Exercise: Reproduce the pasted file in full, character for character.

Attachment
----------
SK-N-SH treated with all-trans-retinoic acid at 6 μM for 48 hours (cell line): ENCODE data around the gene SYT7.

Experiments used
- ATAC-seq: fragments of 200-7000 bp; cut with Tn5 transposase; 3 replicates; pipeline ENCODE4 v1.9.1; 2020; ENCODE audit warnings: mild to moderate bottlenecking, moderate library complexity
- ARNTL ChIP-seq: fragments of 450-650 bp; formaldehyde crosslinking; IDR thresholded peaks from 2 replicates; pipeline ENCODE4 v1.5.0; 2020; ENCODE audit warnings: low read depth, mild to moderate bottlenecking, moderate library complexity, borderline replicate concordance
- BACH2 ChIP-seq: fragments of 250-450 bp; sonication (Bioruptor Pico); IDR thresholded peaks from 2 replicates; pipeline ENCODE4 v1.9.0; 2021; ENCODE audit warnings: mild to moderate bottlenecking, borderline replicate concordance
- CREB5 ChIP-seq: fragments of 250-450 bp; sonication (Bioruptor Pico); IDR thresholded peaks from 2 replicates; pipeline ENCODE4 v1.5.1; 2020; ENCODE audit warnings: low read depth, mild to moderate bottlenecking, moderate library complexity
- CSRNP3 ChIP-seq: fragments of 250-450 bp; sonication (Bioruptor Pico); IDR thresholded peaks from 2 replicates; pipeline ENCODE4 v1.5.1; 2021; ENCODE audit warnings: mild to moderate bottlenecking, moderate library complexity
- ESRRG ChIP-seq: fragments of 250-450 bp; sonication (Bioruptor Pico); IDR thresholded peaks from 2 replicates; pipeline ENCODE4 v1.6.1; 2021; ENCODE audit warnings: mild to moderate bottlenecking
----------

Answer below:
SK-N-SH treated with all-trans-retinoic acid at 6 μM for 48 hours (cell line): ENCODE data around the gene SYT7.

Experiments used
- ATAC-seq: fragments of 200-7000 bp; cut with Tn5 transposase; 3 replicates; pipeline ENCODE4 v1.9.1; 2020; ENCODE audit warnings: mild to moderate bottlenecking, moderate library complexity
- ARNTL ChIP-seq: fragments of 450-650 bp; formaldehyde crosslinking; IDR thresholded peaks from 2 replicates; pipeline ENCODE4 v1.5.0; 2020; ENCODE audit warnings: low read depth, mild to moderate bottlenecking, moderate library complexity, borderline replicate concordance
- BACH2 ChIP-seq: fragments of 250-450 bp; sonication (Bioruptor Pico); IDR thresholded peaks from 2 replicates; pipeline ENCODE4 v1.9.0; 2021; ENCODE audit warnings: mild to moderate bottlenecking, borderline replicate concordance
- CREB5 ChIP-seq: fragments of 250-450 bp; sonication (Bioruptor Pico); IDR thresholded peaks from 2 replicates; pipeline ENCODE4 v1.5.1; 2020; ENCODE audit warnings: low read depth, mild to moderate bottlenecking, moderate library complexity
- CSRNP3 ChIP-seq: fragments of 250-450 bp; sonication (Bioruptor Pico); IDR thresholded peaks from 2 replicates; pipeline ENCODE4 v1.5.1; 2021; ENCODE audit warnings: mild to moderate bottlenecking, moderate library complexity
- ESRRG ChIP-seq: fragments of 250-450 bp; sonication (Bioruptor Pico); IDR thresholded peaks from 2 replicates; pipeline ENCODE4 v1.6.1; 2021; ENCODE audit warnings: mild to moderate bottlenecking